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Analysis Of Aldous Huxley 's ' Brave New World '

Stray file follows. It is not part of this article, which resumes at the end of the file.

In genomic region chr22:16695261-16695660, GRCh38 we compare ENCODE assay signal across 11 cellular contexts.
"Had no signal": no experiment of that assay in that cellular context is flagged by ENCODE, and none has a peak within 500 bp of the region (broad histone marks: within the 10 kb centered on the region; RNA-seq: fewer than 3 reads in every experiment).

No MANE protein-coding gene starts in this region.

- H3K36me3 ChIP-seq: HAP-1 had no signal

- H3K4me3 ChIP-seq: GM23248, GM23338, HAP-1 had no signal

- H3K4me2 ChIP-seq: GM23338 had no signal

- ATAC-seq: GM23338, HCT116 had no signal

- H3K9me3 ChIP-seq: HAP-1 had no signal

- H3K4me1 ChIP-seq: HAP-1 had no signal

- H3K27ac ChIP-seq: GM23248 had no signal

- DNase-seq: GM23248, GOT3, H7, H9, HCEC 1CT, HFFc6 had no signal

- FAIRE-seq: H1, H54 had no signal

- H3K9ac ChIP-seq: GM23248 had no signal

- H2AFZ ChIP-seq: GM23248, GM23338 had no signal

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Stephanie Justice Renee Beitz AP Language 15 June 2015 Panem et Circenses By virtue of his satirical novel, Brave New World, Aldous Huxley flips morals and the world as people know it today backwards, and by doing so, fabricates a dystopia sustained by the existence of unrestrained pleasure. Gratification remains constant throughout society, and any rare instance of discord is easily resolved through the ingestion of the drug soma, which provides a spiritual experience in a tablet. The existence of God is an absent concept unknown to the citizens of the New World, and Henry Ford is proclaimed as the idol that thanks and praise is given to through orgies that replace worship at church. Due to all people being conditioned to worry neither about death nor what comes afterwards, owing to the absence of religion, everybody lives their meaningless lives blissfully ignorant of anything that is more substantial than themselves. Emotional ties between people are nonexistent, significantly because the ideas of humanity being born from women and being taken care of by parents are repulsive, with any terms associated with family considered expletives inbred within savagery. Through Huxley 's interpretation of a world conserved by consistent contentment, he exhibits artificial rapture brought about by bread and circuses, that family would not only put a dent in universal happiness but would also put obstacles in front of the wheels of the world that steadily turn, and that no man in
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